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Defeat of Germany Then and Now

Defeat of Germany Then and Now - Winston G Ramsey

Defeat of Germany Then and Now

In December 1943, an American four-star general was appointed to lead the huge operation - code-named "Overlord" - which had been planned by Britain and the United States to defeat Germany. To that end, General Dwight D. Eisenhower arrived in London in January 1944 to establish his headquarters as Supreme Commander Allied Expeditionary Force (SHAEF). Although over 500 correspondents, photographers and broadcasters had been accredited by the Public Relations Division to cover the invasion of France due to take place in four months' time, SHAEF also decided to issue its own daily communiques, charting the progress of the battle, to be released under the signature of a former US pressman, Lieutenant Colonel D. Reed Jordon, the Chief of the Communications Section. Over the following months nearly 400 communiques were released by SHAEF and these are reproduced in the book. They were designed mainly as a guide for the press covering battlefield activities, so descriptions of the horror, the suffering, and the destruction that go with each shell fired and each bomb dropped were purposely left to the scores of talented news and photo reporters nearer the action.
Alongside the measured text of the official communiques hundreds of photographs - many complete with censor deletions - taken by war photographers in France, Belgium, Holland, Luxembourg and Germany, are reproduced alongside 'then and now' comparison photos taken by After the Battle. Illustrating the battles by the western Allies to liberate western Europe, we follow the fighting month by month, beginning with D-Day in Normandy until signatures on a document in Berlin eleven months later denoted the final defeat of Nazi Germany.
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In December 1943, an American four-star general was appointed to lead the huge operation - code-named "Overlord" - which had been planned by Britain and the United States to defeat Germany. To that end, General Dwight D. Eisenhower arrived in London in January 1944 to establish his headquarters as Supreme Commander Allied Expeditionary Force (SHAEF). Although over 500 correspondents, photographers and broadcasters had been accredited by the Public Relations Division to cover the invasion of France due to take place in four months' time, SHAEF also decided to issue its own daily communiques, charting the progress of the battle, to be released under the signature of a former US pressman, Lieutenant Colonel D. Reed Jordon, the Chief of the Communications Section. Over the following months nearly 400 communiques were released by SHAEF and these are reproduced in the book. They were designed mainly as a guide for the press covering battlefield activities, so descriptions of the horror, the suffering, and the destruction that go with each shell fired and each bomb dropped were purposely left to the scores of talented news and photo reporters nearer the action.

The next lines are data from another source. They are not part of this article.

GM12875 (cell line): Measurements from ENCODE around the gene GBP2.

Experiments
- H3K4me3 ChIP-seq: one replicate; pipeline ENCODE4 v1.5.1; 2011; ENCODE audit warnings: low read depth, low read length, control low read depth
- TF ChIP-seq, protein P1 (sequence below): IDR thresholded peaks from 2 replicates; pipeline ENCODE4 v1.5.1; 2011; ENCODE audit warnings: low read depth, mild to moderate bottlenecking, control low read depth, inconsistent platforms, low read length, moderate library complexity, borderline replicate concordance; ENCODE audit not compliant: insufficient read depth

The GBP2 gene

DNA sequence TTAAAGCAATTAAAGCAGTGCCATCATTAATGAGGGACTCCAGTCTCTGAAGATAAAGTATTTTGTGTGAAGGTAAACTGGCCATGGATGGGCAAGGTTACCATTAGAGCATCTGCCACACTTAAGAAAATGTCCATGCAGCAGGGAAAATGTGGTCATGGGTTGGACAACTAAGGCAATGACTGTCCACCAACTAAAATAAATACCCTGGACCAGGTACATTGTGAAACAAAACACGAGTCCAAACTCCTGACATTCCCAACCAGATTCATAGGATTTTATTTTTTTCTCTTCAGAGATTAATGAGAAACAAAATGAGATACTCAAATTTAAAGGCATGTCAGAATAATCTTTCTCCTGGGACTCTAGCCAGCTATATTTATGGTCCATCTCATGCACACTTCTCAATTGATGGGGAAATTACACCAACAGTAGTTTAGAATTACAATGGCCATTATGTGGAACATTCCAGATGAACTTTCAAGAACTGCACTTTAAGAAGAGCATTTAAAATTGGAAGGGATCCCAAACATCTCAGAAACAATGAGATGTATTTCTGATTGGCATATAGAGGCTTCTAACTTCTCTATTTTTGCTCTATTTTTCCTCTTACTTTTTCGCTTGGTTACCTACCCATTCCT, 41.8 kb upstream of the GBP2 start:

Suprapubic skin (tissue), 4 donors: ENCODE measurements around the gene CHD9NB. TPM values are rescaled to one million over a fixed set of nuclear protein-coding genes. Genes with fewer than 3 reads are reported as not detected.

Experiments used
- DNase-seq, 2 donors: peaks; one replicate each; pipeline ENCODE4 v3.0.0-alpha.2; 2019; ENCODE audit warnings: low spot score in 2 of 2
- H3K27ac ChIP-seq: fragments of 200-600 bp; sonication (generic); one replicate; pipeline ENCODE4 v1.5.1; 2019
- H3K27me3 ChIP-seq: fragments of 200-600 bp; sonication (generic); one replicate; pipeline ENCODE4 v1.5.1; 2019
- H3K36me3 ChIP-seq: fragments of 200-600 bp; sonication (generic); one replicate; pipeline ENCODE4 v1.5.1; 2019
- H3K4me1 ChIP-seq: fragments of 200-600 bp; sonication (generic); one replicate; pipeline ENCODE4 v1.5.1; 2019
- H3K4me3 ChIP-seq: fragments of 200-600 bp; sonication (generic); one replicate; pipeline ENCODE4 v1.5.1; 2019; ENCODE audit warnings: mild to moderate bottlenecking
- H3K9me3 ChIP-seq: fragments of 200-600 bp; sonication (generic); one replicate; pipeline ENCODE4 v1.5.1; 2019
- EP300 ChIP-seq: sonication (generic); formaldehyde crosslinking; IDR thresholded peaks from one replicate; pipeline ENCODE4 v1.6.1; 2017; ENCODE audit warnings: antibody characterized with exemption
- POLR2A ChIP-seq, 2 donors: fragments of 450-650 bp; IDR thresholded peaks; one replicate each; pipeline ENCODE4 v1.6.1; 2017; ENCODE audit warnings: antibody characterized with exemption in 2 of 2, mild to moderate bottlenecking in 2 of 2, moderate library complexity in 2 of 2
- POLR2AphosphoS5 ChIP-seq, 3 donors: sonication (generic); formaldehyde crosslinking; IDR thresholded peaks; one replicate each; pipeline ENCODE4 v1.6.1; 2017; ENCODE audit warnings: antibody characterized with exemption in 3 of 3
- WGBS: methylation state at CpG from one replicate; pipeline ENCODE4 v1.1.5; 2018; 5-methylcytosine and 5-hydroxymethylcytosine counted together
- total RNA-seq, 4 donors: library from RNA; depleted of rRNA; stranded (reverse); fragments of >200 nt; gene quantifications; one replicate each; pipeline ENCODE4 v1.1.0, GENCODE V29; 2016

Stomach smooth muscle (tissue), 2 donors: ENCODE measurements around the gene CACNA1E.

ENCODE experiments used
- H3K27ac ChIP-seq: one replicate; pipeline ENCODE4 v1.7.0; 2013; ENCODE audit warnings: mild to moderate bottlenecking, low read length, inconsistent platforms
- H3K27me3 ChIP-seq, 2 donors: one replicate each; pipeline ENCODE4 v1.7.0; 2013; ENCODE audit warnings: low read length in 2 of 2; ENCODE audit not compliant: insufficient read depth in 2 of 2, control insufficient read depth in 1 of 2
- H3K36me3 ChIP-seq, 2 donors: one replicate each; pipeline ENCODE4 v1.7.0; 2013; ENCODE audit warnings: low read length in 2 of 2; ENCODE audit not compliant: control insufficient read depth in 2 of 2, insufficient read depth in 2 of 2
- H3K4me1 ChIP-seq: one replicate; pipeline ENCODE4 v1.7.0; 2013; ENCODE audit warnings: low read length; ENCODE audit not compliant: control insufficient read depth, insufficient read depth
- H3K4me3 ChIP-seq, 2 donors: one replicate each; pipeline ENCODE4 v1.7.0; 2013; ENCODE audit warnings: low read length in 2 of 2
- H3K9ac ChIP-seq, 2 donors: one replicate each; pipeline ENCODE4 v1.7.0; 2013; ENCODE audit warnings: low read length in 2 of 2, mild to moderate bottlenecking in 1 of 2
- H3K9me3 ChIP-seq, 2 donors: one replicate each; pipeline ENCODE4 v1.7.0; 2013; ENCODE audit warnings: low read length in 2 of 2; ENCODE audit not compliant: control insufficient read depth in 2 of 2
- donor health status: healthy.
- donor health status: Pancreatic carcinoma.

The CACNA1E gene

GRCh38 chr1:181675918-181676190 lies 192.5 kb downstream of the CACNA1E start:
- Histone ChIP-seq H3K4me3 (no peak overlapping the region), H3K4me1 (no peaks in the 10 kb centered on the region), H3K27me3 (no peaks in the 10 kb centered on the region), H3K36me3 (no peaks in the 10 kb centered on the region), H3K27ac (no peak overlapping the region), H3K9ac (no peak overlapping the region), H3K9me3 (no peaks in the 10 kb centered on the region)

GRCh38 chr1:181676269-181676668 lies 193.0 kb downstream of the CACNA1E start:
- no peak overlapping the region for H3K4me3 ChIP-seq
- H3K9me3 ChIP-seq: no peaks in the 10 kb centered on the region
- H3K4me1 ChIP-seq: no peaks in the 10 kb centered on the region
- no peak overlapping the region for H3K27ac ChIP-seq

Alongside the measured text of the official communiques hundreds of photographs - many complete with censor deletions - taken by war photographers in France, Belgium, Holland, Luxembourg and Germany, are reproduced alongside 'then and now' comparison photos taken by After the Battle. Illustrating the battles by the western Allies to liberate western Europe, we follow the fighting month by month, beginning with D-Day in Normandy until signatures on a document in Berlin eleven months later denoted the final defeat of Nazi Germany.
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